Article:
Guess they forgot to tell Bill Buckley.

"...as we reason and love, we are able to hope. And hope enables us to resist those things that would enslave us."
Woland
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Hi Bob,

Health care is available for all in the United States. Any hospital that has an emergency room is required by law to treat all patients who show up, period. The problems have to do with how to pay for medical care for patients who don't happen to be eligible for Medicaid, Medicare, and who don't have private insurance.

The W.H.O. rankings you cite do not measure the quality of medical care, but a host of social and financial issues around medical care. When you look strictly at the results achieved for patients who have cancer, for example, patients in America live longer and live better than patients in the rest of the world, including Western Europe. American cancer patients do particularly better than patients in Britain.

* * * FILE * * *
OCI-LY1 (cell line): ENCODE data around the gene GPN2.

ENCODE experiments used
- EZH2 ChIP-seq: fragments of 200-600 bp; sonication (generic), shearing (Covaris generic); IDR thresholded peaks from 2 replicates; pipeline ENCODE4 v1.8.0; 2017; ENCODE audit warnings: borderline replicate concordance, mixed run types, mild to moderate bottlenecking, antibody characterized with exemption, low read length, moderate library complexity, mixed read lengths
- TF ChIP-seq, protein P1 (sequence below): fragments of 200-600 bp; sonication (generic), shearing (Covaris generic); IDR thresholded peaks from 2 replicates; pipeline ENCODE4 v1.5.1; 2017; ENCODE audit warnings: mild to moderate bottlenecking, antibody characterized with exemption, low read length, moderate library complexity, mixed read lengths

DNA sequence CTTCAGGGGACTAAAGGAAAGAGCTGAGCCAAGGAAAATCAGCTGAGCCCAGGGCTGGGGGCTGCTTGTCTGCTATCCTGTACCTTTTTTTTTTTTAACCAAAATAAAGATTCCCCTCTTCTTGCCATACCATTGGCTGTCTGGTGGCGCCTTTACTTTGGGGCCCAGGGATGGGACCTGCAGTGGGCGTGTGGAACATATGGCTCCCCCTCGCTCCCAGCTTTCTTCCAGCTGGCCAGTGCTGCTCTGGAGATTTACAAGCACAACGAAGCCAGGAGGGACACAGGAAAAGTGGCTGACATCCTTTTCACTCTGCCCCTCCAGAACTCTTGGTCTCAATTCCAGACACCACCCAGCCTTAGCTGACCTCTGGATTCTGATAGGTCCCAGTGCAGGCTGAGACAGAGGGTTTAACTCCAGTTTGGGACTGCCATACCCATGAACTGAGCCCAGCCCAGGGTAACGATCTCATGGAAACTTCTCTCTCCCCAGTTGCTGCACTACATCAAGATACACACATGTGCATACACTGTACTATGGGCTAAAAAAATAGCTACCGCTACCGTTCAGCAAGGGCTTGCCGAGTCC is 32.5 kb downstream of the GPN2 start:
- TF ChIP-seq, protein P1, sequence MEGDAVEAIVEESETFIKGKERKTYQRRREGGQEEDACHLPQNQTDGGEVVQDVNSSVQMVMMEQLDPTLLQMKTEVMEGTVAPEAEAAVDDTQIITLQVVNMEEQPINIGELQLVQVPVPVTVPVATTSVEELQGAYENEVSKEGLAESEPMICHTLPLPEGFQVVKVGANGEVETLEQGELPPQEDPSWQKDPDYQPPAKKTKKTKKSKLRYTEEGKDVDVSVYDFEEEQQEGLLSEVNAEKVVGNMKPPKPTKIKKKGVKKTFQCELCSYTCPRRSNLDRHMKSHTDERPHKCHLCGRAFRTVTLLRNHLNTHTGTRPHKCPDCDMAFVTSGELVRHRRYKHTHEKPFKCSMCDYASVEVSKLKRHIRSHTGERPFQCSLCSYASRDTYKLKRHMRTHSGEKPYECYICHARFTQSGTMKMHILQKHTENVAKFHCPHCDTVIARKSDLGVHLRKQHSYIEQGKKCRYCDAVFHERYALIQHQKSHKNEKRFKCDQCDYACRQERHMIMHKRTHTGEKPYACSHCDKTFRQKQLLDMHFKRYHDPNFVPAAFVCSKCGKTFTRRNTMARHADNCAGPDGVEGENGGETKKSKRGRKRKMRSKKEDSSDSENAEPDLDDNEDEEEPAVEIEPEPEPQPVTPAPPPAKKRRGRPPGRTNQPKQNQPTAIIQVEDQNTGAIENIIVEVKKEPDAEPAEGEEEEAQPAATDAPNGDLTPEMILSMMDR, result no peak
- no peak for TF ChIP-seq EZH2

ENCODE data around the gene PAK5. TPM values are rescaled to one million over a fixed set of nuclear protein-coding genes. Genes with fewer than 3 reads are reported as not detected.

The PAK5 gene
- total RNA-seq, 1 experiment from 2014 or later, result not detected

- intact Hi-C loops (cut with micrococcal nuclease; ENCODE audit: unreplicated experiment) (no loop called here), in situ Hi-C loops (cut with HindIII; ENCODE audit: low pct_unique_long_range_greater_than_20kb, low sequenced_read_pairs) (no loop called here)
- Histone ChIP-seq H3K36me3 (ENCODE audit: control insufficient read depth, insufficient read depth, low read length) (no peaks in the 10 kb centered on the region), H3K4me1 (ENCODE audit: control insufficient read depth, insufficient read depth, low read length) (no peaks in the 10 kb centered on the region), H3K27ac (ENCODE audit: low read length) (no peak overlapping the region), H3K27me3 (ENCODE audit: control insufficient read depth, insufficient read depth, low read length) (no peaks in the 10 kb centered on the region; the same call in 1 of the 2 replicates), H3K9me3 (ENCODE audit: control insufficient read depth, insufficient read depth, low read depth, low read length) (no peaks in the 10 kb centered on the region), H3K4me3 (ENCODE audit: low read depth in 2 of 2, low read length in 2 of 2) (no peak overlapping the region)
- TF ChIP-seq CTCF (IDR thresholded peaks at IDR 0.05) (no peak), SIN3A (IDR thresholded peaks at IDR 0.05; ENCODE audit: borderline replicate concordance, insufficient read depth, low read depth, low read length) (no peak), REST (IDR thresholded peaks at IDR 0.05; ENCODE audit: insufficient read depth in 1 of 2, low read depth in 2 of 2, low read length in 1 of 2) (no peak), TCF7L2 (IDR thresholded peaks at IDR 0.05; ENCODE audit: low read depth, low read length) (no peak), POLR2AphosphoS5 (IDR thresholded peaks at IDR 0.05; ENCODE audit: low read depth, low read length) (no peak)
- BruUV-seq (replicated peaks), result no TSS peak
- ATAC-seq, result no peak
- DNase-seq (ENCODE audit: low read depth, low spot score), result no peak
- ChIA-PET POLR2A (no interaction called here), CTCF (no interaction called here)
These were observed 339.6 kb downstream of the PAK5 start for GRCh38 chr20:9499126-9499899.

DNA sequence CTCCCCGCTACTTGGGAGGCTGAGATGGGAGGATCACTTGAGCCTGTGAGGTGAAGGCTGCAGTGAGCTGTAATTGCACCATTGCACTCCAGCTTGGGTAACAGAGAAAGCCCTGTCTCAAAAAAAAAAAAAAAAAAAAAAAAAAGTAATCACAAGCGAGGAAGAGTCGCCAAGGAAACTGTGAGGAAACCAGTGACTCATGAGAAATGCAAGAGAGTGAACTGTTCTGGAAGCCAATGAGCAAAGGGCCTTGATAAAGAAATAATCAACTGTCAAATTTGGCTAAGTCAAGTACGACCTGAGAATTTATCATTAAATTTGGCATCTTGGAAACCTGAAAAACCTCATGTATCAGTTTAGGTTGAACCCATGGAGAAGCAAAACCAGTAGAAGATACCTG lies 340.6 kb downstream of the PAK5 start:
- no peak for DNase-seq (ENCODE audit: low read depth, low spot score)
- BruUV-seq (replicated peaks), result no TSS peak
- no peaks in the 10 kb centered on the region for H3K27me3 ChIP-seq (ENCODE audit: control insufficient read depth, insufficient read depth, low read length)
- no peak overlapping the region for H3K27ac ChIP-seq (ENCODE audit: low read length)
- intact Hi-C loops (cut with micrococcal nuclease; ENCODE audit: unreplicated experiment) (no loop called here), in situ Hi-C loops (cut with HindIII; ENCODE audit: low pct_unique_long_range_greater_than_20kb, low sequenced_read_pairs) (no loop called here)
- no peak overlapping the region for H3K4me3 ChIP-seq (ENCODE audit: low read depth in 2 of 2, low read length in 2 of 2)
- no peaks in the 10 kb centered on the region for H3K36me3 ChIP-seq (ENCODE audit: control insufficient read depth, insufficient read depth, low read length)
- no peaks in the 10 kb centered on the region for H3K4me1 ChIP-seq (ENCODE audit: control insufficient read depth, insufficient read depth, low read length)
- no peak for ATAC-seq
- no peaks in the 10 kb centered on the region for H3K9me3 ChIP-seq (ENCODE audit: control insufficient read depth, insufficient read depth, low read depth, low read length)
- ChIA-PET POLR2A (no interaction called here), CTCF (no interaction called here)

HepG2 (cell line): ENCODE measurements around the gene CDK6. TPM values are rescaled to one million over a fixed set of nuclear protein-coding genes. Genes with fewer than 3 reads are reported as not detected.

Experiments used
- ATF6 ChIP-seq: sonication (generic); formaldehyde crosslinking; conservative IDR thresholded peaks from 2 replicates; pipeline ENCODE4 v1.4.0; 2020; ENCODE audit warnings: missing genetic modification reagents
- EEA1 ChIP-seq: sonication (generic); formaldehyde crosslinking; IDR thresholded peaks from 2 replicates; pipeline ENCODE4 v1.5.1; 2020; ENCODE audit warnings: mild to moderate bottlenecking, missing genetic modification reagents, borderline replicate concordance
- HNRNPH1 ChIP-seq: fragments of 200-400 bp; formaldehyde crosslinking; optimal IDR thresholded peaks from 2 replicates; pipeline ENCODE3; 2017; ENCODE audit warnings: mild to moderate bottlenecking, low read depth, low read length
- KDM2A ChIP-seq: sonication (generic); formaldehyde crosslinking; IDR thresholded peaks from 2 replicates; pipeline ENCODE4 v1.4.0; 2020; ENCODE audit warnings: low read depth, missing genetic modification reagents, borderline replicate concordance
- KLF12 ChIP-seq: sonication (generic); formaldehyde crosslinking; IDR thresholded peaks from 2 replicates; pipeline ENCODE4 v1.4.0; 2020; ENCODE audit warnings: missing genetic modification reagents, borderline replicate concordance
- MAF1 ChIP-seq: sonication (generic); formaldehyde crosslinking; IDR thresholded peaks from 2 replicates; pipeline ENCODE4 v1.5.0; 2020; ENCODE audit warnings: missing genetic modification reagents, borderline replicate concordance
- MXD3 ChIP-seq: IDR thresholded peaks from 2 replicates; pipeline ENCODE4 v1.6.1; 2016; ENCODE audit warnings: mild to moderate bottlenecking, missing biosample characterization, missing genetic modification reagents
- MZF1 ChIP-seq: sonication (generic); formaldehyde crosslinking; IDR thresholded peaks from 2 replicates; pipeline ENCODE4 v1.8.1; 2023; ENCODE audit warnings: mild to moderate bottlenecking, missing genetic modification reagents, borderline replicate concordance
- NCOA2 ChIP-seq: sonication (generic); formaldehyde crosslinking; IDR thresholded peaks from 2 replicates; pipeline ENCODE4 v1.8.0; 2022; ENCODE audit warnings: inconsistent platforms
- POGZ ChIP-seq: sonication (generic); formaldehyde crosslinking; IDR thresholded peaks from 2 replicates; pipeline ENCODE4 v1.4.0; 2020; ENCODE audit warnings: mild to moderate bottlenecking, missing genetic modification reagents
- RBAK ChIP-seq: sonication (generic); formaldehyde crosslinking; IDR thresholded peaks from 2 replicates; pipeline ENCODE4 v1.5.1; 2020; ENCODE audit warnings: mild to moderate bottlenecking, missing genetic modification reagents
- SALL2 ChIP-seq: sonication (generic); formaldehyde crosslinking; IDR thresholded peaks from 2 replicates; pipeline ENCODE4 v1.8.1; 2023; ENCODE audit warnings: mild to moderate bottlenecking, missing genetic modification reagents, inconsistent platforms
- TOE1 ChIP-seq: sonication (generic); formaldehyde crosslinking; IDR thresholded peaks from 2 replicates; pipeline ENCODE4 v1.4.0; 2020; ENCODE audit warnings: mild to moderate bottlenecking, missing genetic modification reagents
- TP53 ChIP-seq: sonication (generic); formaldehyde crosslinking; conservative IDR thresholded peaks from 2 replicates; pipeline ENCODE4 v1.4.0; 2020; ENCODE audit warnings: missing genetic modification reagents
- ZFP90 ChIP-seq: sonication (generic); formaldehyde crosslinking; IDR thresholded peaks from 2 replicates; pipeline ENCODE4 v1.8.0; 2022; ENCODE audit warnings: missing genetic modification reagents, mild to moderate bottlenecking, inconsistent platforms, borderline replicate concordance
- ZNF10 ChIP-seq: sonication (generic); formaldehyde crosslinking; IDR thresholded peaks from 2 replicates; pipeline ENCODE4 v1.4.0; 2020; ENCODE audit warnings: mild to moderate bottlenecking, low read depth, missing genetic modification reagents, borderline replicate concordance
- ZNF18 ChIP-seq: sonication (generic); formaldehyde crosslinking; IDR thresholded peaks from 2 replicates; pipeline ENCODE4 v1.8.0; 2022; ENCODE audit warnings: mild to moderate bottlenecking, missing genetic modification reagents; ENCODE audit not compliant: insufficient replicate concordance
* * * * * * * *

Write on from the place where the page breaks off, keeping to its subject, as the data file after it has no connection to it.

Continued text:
Many people have problems dealing with doctors, hospitals, and insurance companies. But those problems are not going to go away if you substitute one single insurance payor, i.e. the Federal government. In fact, the bureaucratic hassles will only get worse.

This weekend's Journal had an interesting article on controlling Medicare costs. Entitled "The Crushing Cost of Health Care," the article noted that:

Quote:
A sliver of the sickest patients account for the majority of U.S. health-care spending. In 2009, the top 10% of Medicare beneficiaries who received hospital care accounted for 64% of the program's hospital spending, the Journal's analysis found.